David Smith’s hands shake when he speaks, they shake when he tries to eat, and when the rest of him is standing still.
Parkinson’s leaves the 46-year-old from Georgia helpless to control his tremors.
Except, that is, when David shoots.
In the many videos David shares to his Instagram, his violent tremors slowly subside as he raises a gun, takes a few deep breaths and pulls the trigger.
He’s remarkably accurate, and instead of keeping David from his favorite sport, Parkinson’s has inspired David to turn professional, he told Fox.
It’s not just good for his collection of prizes. Practicing shooting eight hours a day, seven days a week may actually be encouraging David’s brain to form new connections, one of the few ways patients can combat Parkinson’s symptoms.
David Smith has long been a gun enthusiast. But it wasn’t until after he was diagnosed with Parkinson’s at just 38 that he realized that shooting could be a ‘therapy’ for his tremors
Eight years ago, David was 38, working in the scrap metal industry, enjoying his shooting hobby and in peak physical shape, except for one finger.
That one finger would shake when the rest of him was still.
None of his strength training could make the twitching stop, and the restless finger started to nag at David.
Finally, he saw his doctor and explained the twitch.
It wasn’t long before the diagnosis was confirmed: David had Parkinson’s.
The knowledge that he was living with an incurable and debilitating disease at at David’s morale.
Eventually, David ended up in a wheelchair. Once strong and active, he felt he was deteriorating.
Friends and family thought that was okay, that the rest would be good for him, but David couldn’t stand languishing. He missed shooting. He missed his life.
So David got back to it. Instead of shooting a few times a month, he started shooting every day.
‘The disease had taken away everything from me in terms of my ability to eat and drink or do anything without help,’ he told Fox.
‘Shooting was all I had left, it was all I could do.
‘It got me down for a while in the beginning, but I’m back. I’m winning.’
And the effect was incredible. As he puts on his safety goggles and loads a gun, David’s hands and arms seem to be fighting him.
David’s hands shake as he loads his handgun (left). But after a successful round of shots, right arm and hand are steady on the gun, and David is all smiles (right)
It’s nerve-wracking, watching the disease’s erratic movements jostle bullets around.
But once the gun is loaded and David goes through the paces of preparing to shoot, the tremors become less dramatic.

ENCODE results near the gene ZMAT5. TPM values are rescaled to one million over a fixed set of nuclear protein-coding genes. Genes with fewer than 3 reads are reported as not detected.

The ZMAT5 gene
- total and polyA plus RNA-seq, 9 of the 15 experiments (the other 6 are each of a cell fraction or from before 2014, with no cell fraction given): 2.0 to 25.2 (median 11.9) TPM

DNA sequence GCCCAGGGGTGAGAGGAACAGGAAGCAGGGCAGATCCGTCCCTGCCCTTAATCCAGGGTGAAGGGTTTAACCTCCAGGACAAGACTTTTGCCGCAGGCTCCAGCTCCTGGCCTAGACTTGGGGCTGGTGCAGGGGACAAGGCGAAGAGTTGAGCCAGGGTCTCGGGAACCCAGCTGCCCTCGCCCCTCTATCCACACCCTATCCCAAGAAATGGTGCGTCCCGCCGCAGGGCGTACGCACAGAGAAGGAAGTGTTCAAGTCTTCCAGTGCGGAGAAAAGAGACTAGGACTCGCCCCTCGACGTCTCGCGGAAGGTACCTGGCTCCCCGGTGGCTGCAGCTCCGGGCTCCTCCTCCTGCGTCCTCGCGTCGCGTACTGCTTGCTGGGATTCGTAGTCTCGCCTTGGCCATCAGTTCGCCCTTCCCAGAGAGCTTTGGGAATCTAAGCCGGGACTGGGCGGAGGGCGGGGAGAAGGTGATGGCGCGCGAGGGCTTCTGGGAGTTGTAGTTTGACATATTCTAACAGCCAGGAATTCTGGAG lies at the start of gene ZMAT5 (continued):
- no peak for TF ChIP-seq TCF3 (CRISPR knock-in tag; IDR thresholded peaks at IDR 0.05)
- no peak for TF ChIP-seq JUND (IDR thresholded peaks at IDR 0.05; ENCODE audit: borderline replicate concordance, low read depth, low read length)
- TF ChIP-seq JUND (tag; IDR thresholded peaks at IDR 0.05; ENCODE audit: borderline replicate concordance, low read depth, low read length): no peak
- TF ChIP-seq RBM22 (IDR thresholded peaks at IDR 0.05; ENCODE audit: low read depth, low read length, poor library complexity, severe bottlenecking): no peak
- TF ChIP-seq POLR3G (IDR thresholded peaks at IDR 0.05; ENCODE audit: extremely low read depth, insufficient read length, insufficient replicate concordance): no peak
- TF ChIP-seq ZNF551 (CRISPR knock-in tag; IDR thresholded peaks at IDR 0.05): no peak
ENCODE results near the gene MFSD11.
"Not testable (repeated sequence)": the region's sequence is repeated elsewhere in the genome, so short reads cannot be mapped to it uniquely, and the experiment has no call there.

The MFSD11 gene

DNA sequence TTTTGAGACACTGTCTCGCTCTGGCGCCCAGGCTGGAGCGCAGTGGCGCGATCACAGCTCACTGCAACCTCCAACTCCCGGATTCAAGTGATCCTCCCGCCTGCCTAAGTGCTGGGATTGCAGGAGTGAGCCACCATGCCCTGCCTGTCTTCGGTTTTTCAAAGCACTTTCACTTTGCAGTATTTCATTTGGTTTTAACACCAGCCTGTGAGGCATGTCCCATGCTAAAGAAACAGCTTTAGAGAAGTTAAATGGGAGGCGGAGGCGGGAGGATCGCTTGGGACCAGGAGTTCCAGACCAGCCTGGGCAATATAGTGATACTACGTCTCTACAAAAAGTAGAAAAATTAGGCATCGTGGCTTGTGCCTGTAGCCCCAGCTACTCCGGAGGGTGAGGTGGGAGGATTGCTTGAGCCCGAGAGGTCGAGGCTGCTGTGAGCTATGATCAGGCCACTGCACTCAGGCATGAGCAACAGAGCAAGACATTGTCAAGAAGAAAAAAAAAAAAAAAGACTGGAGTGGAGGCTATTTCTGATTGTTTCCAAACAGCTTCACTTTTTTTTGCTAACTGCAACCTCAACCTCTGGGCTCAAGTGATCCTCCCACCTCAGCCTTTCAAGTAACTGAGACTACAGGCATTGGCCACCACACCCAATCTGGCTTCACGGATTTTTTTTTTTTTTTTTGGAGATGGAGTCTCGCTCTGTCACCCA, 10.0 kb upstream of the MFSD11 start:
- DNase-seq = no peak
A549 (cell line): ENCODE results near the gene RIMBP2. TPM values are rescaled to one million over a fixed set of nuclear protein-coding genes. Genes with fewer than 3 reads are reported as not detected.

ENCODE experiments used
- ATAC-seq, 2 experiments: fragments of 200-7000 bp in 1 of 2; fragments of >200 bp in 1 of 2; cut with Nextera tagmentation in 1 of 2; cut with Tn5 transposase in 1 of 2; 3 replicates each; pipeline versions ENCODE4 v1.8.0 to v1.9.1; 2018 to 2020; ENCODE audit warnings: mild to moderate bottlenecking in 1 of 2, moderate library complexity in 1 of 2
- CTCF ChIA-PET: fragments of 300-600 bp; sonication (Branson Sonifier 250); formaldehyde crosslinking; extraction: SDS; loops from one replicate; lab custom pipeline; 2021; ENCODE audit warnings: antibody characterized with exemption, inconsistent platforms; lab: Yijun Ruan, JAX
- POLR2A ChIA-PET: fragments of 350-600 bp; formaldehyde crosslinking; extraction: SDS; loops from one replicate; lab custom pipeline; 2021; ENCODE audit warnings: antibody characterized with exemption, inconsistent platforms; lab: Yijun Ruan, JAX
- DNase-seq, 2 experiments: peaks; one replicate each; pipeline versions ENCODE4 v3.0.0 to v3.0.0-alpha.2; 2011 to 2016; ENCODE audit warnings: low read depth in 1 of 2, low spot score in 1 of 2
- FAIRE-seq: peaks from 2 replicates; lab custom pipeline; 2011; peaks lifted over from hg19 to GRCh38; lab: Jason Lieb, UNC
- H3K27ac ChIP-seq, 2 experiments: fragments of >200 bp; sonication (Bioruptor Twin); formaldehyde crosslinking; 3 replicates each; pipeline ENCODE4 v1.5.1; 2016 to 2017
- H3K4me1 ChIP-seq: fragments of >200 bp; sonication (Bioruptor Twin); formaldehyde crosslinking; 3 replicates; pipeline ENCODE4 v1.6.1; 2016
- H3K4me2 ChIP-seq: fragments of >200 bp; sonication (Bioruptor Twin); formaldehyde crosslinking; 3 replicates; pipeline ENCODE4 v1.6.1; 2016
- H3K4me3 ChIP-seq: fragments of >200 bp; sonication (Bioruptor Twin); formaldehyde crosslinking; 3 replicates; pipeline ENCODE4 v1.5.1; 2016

If he’s shooting a handgun with just his dominant right hand, you can see the left arm continue to shake while the right steadies.
By the time David pulls the trigger, his hand and the gun are steady and locked into sync.
And by coupling shooting with agility training, David has climbed to a solid position in the professional competitive shooting world and, he says, been able to get better control of his Parkinson’s symptoms.
David has dubbed his now-daily regimen ‘gun therapy’ for Parkinson’s.
It’s certainly not a prescribed treatment for the disease, but science provides some pretty strong evidence for why ‘gun therapy’ just might work.
Some scientists have hailed exercise as the ‘new medicine’ for Parkinson’s. But it’s not just physical activity that’s helpful, it’s particular kinds of movements that encourage better motor control and better neuroplasticity.
Neuroplasticity refers to the brain’s ability to form new connections and neural pathways.
David’s daily regimen of shooting has helped him bat back the symptoms of Parkinson’s – and earned him a place in an international shooting competition, which he traveled to Sweden for
Brain connections get damaged and weakened in people with Parkinson’s disease because they lose much of a neurotransmitter called dopamine that allows the parts of the brain that control cognitive and automatic actions, respectively, to talk to one another.
To retrain themselves to do things like walk as they once did, Parkinson’s patients benefit from goal-oriented exercise that forces them to focus on controlling their movements.
And the more coordination, calm and balance involved, the better.
Tai chi, dance and boxing – the personal favorite of actor and Parkinson’s sufferer, Alan Alda – have all been shown to be beneficial to Parkinson’s patients.
When David shoots, his brain is doing the same kind of work: giving him a surge of dopamine that helps form and solidfying new pathways and training stillness and control into his body.
Shooting has given David an edge over his disease, and having something more to shoot for has kept David training tirelessly, earning him a spot in the prestigious 2019 World Rifle Shoot competition in Sweden.